On the Henry’s Fork, I know few who would challenge May as the most anticipated month of the year.
With a long winter safely behind and a new season freshly at hand, a sense of excitement and anticipation permeates the population of we who call this place home. This is despite the anxiety that pertains to certain unknowns related to the health of the river and its fishery.
With much of the upper Fork isolated by deep snow or seasonal closure in the case of Harriman, most projections must be based on limited information, which causes any forecast to be largely guesswork at this point in the year. However, there is one constant and visible indicator that has historically been reliable in predicting trout survival through the months of greatest vulnerability.
From a scientific standpoint, it has been long known that the trout population is largely governed by winter flows released through Island Park Dam. Simply put, more water has meant more trout, and in recent years the river has suffered in this respect.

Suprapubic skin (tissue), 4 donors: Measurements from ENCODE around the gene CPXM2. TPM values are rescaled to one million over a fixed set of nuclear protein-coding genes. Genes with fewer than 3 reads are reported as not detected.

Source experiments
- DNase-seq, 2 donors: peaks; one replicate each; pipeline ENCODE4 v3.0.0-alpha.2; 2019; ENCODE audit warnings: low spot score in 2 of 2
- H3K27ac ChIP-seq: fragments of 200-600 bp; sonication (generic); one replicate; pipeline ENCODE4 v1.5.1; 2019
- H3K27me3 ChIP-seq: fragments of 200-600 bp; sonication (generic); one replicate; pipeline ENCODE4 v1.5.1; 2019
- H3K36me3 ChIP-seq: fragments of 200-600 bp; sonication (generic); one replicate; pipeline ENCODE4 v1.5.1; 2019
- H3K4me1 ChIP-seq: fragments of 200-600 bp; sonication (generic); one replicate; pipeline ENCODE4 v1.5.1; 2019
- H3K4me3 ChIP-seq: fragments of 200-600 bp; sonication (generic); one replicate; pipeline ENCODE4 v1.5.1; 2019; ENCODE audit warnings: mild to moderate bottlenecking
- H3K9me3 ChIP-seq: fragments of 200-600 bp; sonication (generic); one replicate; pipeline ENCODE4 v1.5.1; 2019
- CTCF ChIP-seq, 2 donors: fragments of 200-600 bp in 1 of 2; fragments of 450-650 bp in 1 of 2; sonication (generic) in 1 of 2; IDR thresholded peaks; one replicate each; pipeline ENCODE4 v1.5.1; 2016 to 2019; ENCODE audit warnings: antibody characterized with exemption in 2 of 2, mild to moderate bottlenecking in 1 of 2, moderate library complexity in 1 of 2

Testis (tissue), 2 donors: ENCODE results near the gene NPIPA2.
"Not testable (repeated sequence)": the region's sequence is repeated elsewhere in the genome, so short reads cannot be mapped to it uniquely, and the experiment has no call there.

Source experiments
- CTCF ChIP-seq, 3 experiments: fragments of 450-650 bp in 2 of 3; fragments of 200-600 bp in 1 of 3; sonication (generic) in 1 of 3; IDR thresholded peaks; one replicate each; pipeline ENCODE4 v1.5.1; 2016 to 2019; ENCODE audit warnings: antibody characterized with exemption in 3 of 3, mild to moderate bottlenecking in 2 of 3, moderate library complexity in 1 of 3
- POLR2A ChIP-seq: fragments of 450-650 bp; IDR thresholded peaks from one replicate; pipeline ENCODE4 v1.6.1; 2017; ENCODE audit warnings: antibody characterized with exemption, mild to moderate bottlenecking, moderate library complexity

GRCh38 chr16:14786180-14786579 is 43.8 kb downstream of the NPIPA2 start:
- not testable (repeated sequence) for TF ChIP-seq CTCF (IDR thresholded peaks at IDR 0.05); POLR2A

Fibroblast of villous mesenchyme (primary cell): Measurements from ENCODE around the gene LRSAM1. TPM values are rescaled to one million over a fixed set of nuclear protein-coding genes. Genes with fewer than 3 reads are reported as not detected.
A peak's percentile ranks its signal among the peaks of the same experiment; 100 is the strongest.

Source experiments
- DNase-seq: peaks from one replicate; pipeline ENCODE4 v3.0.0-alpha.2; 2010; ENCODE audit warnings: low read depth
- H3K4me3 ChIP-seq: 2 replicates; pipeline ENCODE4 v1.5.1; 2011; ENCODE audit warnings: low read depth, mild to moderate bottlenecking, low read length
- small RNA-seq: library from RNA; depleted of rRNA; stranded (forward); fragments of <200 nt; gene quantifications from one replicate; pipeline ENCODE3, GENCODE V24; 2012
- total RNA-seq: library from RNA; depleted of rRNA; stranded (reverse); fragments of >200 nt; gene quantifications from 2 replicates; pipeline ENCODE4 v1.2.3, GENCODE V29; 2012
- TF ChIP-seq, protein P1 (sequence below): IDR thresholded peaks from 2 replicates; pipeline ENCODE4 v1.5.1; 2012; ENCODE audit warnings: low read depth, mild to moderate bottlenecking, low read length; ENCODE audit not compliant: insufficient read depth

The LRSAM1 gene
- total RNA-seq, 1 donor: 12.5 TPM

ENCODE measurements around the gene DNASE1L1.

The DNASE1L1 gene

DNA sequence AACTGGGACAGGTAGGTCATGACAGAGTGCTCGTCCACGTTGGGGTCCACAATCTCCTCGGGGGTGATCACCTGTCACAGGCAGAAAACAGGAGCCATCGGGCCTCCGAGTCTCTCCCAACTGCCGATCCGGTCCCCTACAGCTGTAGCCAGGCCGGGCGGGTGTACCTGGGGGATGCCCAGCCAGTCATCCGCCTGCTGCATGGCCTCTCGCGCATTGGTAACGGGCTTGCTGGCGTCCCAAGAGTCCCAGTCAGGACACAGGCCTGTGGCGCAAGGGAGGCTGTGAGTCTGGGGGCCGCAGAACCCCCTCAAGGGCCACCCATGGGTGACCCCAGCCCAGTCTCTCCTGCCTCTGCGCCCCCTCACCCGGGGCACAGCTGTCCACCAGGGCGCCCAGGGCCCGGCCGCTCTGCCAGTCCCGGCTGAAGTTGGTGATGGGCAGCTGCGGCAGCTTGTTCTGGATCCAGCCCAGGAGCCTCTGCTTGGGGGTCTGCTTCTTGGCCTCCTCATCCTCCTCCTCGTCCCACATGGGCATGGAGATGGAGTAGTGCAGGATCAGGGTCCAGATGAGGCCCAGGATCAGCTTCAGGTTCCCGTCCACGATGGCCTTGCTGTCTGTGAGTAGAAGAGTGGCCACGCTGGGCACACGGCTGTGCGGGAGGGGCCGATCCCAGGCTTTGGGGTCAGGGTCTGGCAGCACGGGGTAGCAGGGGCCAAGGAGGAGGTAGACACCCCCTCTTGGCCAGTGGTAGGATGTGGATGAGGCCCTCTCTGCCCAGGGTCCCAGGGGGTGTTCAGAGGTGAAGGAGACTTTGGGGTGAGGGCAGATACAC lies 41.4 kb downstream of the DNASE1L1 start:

Whether good or bad, the status of water is always news, and in 2018 the news is good. The coldest months are always the most critical and in years of low winter flows many trout are lost to the population from December through February.
It has been more years than my memory provides since we have seen winter flows averaging close to 500 cfs but that was the reality in the winter just completed.
Those much older than I are few in the Henry’s Fork community but the oldest of the old timers do not remember when Island Park Reservoir was maintained at a level just shy of 90% through a long portion of the winter.
With any benefit of generous winter flows already in the bank and a reservoir filled close to capacity before any significant melting of an above average snowpack throughout the entire upper Snake River Basin, there is justification for the optimism that rules the mood of those for whom life and happiness depend on the Henry’s Fork.
Of course, caution must be exercised during the coming weeks as a more complete picture of the river’s health is revealed. In the near future early hatches like Salmon Flies, caddis, and March Browns will preview the vitality of aquatic insects and whether this valued component of the Henry’s Fork experience will be enhanced by an improved winter environment.
The current real concern is for the possibility of having too much water in the short term, but barring major flood damage, this is a problem I would like to see more often. Nothing could bring more healing to the river than the continuation of weather that could end the damage of unstable water conditions.